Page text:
My son did just turn five months old, but I still finished reading this book (however slowly) because 1.) I am a book completionist and 2.) out of all the pregnancy/childbirth books I read, this one was my favorite.
My insurance company is Blue Cross Blue Shield, and they surprised me during my pregnancy. I mean in a good way – yes, it is possible for health insurance companies to have good surprises. For one thing, I was given a case worker who called me every month to ask me how my pregnancy was going and check up on my physical and mental health. That was pretty nice. But what I liked more was getting this surprise package in the mail. A free book!
And I really really liked this book. I was sort of predisposed to because it’s from the Mayo Clinic. I admit I don’t actually know a lot about the Mayo Clinic, but when it pops up on the health blogs I read, it’s always a good thing. I think of the Mayo Clinic as the place you go when doctors fail you. Like, going to the Mayo Clinic is actually a little medical fantasy of mine.
(Side note: how sad is it that I have a medical fantasy instead of fantasizing about just being well?)
This really is the perfect pregnancy book in my opinion. It’s all fact-based and it focuses on delivering medical information in a way that’s simple enough for a non-doctor to understand. There’s no kumbaya in this book. I’m an emotional person who loves romanticizing things but when it comes to my health and my body, I don’t like to wade through fluff. I want the facts. I will add my own kumbaya, don’t worry. It’s childbirth, I was drunk on kumbaya hormones the ENTIRE time. I needed to understand what was happening and what was going to happen, and I only had nine months to learn.
Speaking of which, that’s another great thing about this book – it’s quick. It’s also got a great reference section that will point you exactly to whatever information you’re looking for. This book is definitely set up to be a reference book – you can read month by month chapters on the developing pregnancy, and you can look up any symptoms, illnesses, medicines, diet questions, basically anything that pops into your head very easily. Of course I read it cover to cover because that’s what you do with books in my opinion. If I need a quick reference, I’ll reach for google faster than I’ll reach for a book. Still, it wasn’t bad as a cover-to-cover read either, and I appreciate that versatility.
It did pull the same thing as What to Expect When You’re Expecting and the Official Lamaze Guide did in the chapters on complications and loss – saying not to read this unless you’re experiencing a complication. I get that pregnancy involves a lot of undue worrying – BELIEVE ME, I know – but I don’t know. Education eases my fears. I know not everyone is that way. But I’d prefer to see warnings more like “read this section only if you feel learning more will ease your fears – anxiety is very bad for expecting mothers and you may skip this section if you feel it would distress you.” Or something like that.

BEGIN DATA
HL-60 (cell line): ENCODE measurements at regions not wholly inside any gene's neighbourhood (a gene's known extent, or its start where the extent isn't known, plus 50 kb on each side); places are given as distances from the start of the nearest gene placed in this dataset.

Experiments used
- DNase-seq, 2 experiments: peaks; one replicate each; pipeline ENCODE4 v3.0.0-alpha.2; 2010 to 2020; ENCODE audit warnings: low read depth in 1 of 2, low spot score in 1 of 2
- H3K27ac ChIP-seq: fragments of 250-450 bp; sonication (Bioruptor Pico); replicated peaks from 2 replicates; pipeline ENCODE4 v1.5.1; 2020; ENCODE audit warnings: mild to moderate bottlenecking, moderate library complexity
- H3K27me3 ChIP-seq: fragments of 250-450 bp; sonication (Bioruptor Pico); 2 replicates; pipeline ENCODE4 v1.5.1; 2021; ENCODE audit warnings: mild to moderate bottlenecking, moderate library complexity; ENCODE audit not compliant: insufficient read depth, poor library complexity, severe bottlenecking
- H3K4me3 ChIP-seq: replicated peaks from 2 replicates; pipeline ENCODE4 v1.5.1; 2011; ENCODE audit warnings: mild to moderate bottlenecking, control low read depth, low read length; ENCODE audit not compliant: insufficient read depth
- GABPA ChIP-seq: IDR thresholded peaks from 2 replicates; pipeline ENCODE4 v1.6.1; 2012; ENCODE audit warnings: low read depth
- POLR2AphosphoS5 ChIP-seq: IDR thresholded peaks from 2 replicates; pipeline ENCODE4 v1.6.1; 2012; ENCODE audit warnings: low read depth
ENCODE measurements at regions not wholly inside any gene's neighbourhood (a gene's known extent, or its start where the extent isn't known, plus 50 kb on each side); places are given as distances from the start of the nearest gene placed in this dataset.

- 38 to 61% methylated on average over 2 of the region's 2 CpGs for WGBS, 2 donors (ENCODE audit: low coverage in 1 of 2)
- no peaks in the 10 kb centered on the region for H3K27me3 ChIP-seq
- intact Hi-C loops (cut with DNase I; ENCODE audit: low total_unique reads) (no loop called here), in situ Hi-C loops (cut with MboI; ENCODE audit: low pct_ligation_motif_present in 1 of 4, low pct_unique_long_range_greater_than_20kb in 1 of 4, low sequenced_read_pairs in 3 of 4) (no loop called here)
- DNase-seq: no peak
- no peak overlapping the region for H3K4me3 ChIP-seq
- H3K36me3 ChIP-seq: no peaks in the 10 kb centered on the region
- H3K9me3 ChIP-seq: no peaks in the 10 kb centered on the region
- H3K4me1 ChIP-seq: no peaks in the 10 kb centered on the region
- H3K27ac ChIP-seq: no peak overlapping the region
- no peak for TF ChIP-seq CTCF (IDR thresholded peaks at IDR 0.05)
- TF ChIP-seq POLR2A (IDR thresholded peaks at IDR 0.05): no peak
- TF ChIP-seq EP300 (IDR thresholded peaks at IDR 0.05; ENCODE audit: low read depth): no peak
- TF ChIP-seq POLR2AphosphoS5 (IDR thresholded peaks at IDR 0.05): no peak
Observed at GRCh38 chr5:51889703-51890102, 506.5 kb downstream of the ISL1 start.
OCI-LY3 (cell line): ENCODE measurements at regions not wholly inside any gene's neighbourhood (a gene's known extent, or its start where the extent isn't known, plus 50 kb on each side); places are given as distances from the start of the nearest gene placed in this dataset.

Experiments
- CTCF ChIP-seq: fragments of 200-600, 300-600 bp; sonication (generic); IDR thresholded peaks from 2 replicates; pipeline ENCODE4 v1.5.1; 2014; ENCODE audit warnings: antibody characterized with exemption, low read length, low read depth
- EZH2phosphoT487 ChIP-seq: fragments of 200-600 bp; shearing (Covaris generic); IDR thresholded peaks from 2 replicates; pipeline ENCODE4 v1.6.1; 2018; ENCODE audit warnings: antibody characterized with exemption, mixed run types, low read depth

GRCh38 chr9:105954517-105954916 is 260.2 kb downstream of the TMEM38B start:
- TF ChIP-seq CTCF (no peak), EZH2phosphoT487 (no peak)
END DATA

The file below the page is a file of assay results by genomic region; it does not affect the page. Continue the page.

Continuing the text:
As much as I really liked this book, it was pretty far from perfect. I admit that some of my thoughts may be biased because of the fact that this book was free. I automatically assumed that because it was free, not as much effort was put in to it.
This book does seem like it was largely copy and pasted from a conglomeration of Mayo Clinic sources rather than compiled by an actual writer. I say that because there are a lot of formatting errors, like a lack of spaces between words or extra spaces around punctuation. And occasionally there are typos, usually in the form of tenses that don’t make sense. There was even one instance in the pregnancy loss section where a paragraph was straight-up repeated. That’s pretty sloppy and does sort of make you wonder how much you can trust it when there were clearly…. lapses in effort.
But I also got this book for free. And the information was good. It never showed bias towards natural childbirth or more medicalized childbirth. Plus, even in sections where you might think they’d have to get fluffy (like the section on pregnancy loss) they keep it very respectfully informative. They discuss the emotional recovery aspect very seriously, encouraging the reader to seek support and care, but the book also remembers its role as a giver of information, and offers data as a was to understand what physically happens in the hopes that it might bring some level of comfort and acceptance. It also very pointedly lays out things that cannot cause pregnancy loss, to lay to rest any blame game the reader might take up.
It also had an entire section on chronic illness and pregnancy, and it was pretty extensive! That’ll always win you points on this blog.
All in all, I do recommend this book. If you get it for free, definitely read it. If you’re interested, go by your local Half-Price Books or check online and buy it used. It’s not going to read like a New York Times Best-Seller, but it’s got accurate, unbiased info, and that’s very hard to find. Especially when it comes to pregnancy.
After reading this, I am definitely going to seek out the Mayo Clinic Guide to Your Baby’s First Year (even though it’s almost half-over already) ((*cries in the corner*)).
They hooked me with their free book and now I’ll buy the rest of them. That’s how they get you!